Learning to read at Bedford Road
“Reading is the one ability that, once set in motion, has the capacity to feed itself, to grow exponentially, producing a base from which the possibilities are infinite.” Michael Morpurgo.
Reading is the most important skill that children must master during their time at primary school. Reading opens up the doors to the whole world of learning. At Bedford Road, our primary goal is to make sure that every child learns to read. We rely on the parents of our children to help us in this task by: listening to their child read every night; talking to them about books and reading stories to their children.
We use Read Write Inc. a systematic phonics and reading programme that is great fun and very pacey. Our children are organised into ability groups for reading and have a Read Write Inc. lesson three mornings per week. The groups vary in size and children may move between groups according to their individual needs.
The children start by learning the 44 ‘Speed Sounds’, which have corresponding pictures. Once they have learnt their sounds, they learn to read words using sound-blending. The children know this as ‘Fred Talk’. They use ‘Fred Talk’ to read lively stories and then they talk about what has happened in the books. They also write about the stories using their ‘Fred Fingers’ to identify the separate sounds needed to spell each word. Partner work is key to our reading programme so that the children get to answer every question from the teacher, practise every activity and practise their sentences before they write them.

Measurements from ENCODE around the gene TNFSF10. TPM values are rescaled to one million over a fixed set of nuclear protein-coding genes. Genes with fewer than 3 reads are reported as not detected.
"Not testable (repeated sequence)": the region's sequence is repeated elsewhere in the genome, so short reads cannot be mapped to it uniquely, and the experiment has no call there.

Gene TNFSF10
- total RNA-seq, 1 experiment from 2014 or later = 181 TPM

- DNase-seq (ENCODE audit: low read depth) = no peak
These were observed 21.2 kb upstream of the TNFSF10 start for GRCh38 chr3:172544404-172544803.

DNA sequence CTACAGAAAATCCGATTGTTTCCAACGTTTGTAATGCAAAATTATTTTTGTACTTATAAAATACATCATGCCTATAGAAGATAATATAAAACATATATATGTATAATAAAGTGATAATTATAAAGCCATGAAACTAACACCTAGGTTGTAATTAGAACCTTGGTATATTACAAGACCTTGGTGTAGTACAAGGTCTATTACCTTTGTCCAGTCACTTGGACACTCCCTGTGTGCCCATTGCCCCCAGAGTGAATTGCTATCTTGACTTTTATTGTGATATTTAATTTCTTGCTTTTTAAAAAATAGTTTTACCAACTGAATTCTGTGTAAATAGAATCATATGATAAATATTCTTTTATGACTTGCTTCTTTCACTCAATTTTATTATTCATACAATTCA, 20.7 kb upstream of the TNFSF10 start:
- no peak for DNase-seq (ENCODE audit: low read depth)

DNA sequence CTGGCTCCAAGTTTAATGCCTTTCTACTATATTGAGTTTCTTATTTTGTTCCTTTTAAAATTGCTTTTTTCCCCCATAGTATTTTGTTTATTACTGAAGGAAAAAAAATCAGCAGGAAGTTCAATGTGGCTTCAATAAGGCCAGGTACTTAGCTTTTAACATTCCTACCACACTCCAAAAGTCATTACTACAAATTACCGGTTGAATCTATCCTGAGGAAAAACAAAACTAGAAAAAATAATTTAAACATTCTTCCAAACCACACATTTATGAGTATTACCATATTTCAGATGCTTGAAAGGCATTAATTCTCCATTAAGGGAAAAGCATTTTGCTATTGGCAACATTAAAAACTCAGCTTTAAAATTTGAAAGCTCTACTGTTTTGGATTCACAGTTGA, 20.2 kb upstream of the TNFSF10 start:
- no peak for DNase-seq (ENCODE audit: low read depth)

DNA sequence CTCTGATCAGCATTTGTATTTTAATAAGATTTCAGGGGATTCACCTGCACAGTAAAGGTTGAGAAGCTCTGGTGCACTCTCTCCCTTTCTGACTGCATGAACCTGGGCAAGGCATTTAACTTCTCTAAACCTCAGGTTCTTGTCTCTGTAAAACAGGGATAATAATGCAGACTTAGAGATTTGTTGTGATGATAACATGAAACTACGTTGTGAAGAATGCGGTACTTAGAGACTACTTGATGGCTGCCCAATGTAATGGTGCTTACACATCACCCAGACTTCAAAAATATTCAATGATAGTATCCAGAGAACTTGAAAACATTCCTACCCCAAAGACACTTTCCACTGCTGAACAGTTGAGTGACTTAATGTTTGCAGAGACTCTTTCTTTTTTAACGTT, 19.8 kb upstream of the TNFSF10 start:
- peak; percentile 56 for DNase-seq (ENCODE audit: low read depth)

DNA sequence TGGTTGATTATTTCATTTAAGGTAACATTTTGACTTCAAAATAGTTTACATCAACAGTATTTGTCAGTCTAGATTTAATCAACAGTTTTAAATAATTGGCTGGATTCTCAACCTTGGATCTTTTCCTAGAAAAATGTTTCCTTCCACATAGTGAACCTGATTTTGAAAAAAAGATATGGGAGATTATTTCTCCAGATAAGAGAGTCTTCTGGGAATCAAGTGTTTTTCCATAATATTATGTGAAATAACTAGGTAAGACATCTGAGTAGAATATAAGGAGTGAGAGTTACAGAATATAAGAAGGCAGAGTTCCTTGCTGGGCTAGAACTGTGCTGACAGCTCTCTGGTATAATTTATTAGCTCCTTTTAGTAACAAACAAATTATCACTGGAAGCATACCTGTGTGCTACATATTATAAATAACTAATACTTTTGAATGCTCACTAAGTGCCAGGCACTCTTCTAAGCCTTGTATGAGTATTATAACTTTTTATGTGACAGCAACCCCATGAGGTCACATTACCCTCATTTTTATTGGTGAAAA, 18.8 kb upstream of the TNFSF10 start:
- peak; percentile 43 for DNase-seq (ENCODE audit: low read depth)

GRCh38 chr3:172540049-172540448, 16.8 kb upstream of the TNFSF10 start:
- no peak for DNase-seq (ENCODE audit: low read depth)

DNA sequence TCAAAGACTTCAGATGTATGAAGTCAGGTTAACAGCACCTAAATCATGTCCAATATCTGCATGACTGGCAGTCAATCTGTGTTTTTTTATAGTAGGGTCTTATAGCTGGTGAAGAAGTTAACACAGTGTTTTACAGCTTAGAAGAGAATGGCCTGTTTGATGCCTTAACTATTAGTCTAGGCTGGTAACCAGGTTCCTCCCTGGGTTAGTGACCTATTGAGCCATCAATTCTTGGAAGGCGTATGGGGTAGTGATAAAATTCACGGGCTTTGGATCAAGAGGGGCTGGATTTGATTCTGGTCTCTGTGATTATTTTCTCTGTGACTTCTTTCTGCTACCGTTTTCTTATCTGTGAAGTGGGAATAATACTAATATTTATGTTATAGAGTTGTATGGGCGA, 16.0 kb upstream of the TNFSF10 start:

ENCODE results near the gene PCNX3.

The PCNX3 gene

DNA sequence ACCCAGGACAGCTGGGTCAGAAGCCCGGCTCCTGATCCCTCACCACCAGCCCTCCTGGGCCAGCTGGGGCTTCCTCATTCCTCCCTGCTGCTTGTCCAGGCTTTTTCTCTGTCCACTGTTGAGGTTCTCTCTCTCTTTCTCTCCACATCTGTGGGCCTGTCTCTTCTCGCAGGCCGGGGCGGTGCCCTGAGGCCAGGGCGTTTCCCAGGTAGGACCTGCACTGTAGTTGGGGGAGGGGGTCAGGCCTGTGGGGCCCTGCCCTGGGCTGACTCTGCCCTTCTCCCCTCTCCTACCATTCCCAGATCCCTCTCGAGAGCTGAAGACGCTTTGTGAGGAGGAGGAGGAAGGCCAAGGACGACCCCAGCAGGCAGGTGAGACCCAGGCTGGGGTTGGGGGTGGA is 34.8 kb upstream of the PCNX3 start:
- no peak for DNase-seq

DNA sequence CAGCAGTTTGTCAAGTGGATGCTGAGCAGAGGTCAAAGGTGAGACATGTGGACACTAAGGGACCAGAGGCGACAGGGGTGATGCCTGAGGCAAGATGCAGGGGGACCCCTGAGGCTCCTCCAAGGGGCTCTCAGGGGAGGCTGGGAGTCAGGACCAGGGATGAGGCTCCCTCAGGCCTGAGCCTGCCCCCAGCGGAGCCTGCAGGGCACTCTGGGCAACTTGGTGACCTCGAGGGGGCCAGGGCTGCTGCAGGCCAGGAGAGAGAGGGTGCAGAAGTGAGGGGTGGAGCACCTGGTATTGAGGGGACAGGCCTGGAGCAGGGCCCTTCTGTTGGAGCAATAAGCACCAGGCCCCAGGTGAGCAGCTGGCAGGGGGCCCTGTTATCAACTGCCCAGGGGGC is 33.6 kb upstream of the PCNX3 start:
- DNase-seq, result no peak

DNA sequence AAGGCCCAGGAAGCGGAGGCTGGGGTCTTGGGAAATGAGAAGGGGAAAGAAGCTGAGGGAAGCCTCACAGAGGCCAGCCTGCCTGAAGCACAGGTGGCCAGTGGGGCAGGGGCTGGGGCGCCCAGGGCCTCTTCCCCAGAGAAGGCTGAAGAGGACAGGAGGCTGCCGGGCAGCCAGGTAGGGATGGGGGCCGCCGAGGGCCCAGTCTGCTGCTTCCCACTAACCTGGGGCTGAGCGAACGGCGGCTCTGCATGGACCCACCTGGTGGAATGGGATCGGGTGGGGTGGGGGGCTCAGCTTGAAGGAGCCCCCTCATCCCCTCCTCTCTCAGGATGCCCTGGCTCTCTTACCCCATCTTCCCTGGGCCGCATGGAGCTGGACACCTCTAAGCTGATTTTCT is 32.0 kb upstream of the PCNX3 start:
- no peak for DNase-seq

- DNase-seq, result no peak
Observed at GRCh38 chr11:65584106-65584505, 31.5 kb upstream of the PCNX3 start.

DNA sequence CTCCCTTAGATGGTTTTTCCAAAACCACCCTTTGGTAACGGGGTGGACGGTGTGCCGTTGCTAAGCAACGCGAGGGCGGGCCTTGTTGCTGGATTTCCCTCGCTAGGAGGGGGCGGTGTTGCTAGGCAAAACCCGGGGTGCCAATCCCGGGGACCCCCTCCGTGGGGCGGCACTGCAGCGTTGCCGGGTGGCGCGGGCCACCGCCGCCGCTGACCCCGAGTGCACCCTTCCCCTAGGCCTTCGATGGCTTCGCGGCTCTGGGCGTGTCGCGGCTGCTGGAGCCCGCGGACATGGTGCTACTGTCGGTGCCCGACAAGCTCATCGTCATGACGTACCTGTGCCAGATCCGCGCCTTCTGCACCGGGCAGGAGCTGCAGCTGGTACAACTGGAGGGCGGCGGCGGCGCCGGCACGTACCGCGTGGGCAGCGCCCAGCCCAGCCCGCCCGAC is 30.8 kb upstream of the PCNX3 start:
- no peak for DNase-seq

Once children are confident readers, they begin guided reading sessions where they have the opportunity to read a wide range of different texts written by lots of different authors. These sessions are in small groups, where they have a chance to sit with their teacher and discuss their understanding of the book.
How can you help your child make good progress in reading?
Read stories and talk about books with your child
Attend our parent phonics sessions
Learn the correct pronunciation of each sound by visiting the following website: http://www.ruthmiskin.com/en/resources/sound-pronunciation-guide/ and practise these with your child.
Do not teach your child letter names until they are taught them in school. Research shows that children who are taught the names of letters rather than the sounds can often find it harder to learn to read.
Listen to your child read the book that they are sent home from school with for ten minutes every night in a quiet room.
If you have any questions no matter how silly you may think they are, please ask your child’s class teacher.